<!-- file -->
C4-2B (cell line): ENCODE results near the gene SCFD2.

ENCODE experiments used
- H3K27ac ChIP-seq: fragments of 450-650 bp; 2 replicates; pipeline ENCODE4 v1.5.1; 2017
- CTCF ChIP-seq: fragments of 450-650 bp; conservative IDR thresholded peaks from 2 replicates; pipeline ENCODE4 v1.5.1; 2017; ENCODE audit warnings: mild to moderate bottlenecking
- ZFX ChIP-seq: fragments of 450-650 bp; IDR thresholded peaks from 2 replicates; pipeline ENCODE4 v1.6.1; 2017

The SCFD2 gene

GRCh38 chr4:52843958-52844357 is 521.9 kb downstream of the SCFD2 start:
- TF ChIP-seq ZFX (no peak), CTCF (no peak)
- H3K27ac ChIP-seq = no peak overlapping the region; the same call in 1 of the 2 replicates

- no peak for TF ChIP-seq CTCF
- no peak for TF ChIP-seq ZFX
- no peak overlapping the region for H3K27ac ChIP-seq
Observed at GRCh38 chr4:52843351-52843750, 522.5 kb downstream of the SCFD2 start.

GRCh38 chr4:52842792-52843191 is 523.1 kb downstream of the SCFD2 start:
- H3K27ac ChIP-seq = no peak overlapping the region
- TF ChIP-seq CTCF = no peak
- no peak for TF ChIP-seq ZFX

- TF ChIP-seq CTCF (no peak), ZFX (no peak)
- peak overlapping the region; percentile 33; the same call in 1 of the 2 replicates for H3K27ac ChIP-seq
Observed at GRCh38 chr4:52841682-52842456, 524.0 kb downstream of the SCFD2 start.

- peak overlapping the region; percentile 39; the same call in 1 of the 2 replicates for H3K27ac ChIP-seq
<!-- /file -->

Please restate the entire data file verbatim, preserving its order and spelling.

C4-2B (cell line): ENCODE results near the gene SCFD2.

ENCODE experiments used
- H3K27ac ChIP-seq: fragments of 450-650 bp; 2 replicates; pipeline ENCODE4 v1.5.1; 2017
- CTCF ChIP-seq: fragments of 450-650 bp; conservative IDR thresholded peaks from 2 replicates; pipeline ENCODE4 v1.5.1; 2017; ENCODE audit warnings: mild to moderate bottlenecking
- ZFX ChIP-seq: fragments of 450-650 bp; IDR thresholded peaks from 2 replicates; pipeline ENCODE4 v1.6.1; 2017

The SCFD2 gene

GRCh38 chr4:52843958-52844357 is 521.9 kb downstream of the SCFD2 start:
- TF ChIP-seq ZFX (no peak), CTCF (no peak)
- H3K27ac ChIP-seq = no peak overlapping the region; the same call in 1 of the 2 replicates

- no peak for TF ChIP-seq CTCF
- no peak for TF ChIP-seq ZFX
- no peak overlapping the region for H3K27ac ChIP-seq
Observed at GRCh38 chr4:52843351-52843750, 522.5 kb downstream of the SCFD2 start.

GRCh38 chr4:52842792-52843191 is 523.1 kb downstream of the SCFD2 start:
- H3K27ac ChIP-seq = no peak overlapping the region
- TF ChIP-seq CTCF = no peak
- no peak for TF ChIP-seq ZFX

- TF ChIP-seq CTCF (no peak), ZFX (no peak)
- peak overlapping the region; percentile 33; the same call in 1 of the 2 replicates for H3K27ac ChIP-seq
Observed at GRCh38 chr4:52841682-52842456, 524.0 kb downstream of the SCFD2 start.

- peak overlapping the region; percentile 39; the same call in 1 of the 2 replicates for H3K27ac ChIP-seq